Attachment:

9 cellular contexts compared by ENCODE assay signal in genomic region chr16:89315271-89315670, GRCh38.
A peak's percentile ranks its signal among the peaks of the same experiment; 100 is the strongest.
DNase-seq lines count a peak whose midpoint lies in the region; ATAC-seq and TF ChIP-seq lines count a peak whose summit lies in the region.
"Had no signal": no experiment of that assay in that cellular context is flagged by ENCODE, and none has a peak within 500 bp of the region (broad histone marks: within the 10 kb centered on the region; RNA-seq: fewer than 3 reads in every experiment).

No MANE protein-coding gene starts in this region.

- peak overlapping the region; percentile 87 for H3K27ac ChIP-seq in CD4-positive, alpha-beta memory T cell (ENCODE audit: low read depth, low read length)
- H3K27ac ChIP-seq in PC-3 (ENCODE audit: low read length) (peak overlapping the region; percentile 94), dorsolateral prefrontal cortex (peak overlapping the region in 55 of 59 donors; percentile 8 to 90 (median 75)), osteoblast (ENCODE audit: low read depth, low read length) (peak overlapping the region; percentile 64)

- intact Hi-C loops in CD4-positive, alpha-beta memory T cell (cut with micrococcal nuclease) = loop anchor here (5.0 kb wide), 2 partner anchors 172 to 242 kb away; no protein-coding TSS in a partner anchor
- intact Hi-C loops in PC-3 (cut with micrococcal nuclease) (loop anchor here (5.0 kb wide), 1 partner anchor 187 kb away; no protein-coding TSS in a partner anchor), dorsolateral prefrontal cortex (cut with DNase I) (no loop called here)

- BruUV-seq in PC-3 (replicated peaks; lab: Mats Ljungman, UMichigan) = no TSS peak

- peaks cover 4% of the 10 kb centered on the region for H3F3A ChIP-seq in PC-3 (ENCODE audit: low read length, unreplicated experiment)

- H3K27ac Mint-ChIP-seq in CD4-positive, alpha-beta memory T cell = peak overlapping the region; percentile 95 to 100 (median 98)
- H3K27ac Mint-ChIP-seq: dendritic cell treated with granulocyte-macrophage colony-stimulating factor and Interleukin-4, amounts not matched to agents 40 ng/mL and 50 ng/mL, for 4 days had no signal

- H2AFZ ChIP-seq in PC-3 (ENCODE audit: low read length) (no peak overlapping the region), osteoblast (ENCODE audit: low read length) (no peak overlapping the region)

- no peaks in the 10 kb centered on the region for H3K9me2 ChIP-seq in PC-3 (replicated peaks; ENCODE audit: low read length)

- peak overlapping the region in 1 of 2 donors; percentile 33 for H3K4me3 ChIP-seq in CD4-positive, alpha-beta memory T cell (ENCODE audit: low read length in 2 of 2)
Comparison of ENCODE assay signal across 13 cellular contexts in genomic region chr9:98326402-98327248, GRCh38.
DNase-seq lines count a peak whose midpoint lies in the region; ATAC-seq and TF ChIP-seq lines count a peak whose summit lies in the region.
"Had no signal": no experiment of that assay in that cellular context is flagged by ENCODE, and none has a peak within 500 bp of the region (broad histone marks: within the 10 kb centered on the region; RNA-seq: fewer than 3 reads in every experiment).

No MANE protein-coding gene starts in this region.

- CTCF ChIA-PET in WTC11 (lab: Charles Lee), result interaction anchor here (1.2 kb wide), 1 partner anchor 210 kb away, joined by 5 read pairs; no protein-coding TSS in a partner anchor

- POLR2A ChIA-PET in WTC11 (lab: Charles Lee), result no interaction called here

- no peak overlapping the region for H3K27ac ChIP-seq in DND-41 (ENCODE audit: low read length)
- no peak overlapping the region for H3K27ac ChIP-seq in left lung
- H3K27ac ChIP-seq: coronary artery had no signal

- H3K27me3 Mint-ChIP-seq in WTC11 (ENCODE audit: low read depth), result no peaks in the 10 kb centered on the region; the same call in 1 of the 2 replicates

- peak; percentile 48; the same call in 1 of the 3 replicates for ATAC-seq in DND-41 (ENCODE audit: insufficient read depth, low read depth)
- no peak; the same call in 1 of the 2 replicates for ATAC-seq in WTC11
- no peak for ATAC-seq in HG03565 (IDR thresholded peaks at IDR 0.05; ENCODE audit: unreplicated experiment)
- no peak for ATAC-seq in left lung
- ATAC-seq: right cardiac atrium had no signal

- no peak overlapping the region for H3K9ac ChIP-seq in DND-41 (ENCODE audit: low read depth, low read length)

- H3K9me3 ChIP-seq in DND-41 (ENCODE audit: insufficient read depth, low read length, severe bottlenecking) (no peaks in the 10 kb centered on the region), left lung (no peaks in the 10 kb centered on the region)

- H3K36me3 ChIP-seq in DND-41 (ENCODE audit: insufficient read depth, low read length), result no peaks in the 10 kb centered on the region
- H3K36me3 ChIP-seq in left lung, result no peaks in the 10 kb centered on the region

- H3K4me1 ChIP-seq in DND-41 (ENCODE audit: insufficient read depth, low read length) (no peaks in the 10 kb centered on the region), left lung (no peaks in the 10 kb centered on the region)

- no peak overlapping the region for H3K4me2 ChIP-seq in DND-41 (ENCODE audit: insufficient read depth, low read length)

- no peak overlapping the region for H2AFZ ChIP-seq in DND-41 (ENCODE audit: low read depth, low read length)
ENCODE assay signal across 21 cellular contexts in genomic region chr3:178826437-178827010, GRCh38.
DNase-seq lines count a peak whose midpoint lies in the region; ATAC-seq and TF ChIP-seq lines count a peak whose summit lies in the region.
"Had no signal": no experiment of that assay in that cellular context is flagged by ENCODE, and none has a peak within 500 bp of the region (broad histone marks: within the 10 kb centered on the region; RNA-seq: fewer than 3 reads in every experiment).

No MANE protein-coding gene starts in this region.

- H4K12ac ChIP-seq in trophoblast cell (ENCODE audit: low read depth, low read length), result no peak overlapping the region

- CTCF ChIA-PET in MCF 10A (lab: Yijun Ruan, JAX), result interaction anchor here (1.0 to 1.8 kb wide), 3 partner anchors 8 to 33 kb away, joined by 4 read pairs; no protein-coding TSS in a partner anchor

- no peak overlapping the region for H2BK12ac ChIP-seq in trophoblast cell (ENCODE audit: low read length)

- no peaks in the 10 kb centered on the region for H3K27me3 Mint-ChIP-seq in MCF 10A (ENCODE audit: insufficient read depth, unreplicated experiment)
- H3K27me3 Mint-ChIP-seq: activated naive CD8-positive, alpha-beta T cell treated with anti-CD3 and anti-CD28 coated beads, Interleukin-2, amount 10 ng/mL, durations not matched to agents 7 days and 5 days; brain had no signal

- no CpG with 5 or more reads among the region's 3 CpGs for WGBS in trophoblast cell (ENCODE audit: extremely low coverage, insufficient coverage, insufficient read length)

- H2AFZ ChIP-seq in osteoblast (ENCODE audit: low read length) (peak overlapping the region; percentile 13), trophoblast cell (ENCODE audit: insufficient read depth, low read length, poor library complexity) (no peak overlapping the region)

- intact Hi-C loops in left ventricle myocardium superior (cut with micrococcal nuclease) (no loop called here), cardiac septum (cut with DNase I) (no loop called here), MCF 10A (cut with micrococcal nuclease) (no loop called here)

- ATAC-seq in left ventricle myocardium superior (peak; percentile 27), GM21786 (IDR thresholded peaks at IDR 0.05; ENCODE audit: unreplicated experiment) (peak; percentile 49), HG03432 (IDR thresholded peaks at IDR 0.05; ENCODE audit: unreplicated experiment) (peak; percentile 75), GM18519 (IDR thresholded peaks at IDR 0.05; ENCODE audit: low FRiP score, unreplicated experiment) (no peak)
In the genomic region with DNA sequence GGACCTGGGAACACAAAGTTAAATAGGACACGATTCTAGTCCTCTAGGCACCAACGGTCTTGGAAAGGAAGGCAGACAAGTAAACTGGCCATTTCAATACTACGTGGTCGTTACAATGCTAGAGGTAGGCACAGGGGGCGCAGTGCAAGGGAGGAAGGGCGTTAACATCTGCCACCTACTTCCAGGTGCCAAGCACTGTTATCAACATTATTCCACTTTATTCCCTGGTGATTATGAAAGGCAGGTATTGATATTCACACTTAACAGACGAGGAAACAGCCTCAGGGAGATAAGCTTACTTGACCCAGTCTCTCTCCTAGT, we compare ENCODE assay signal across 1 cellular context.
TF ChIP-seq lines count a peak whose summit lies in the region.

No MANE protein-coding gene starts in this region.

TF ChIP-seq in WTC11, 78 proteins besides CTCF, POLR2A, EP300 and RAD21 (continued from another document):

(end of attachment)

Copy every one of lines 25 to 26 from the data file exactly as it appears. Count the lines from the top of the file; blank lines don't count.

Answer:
- H3K27ac ChIP-seq: coronary artery had no signal

- H3K27me3 Mint-ChIP-seq in WTC11 (ENCODE audit: low read depth), result no peaks in the 10 kb centered on the region; the same call in 1 of the 2 replicates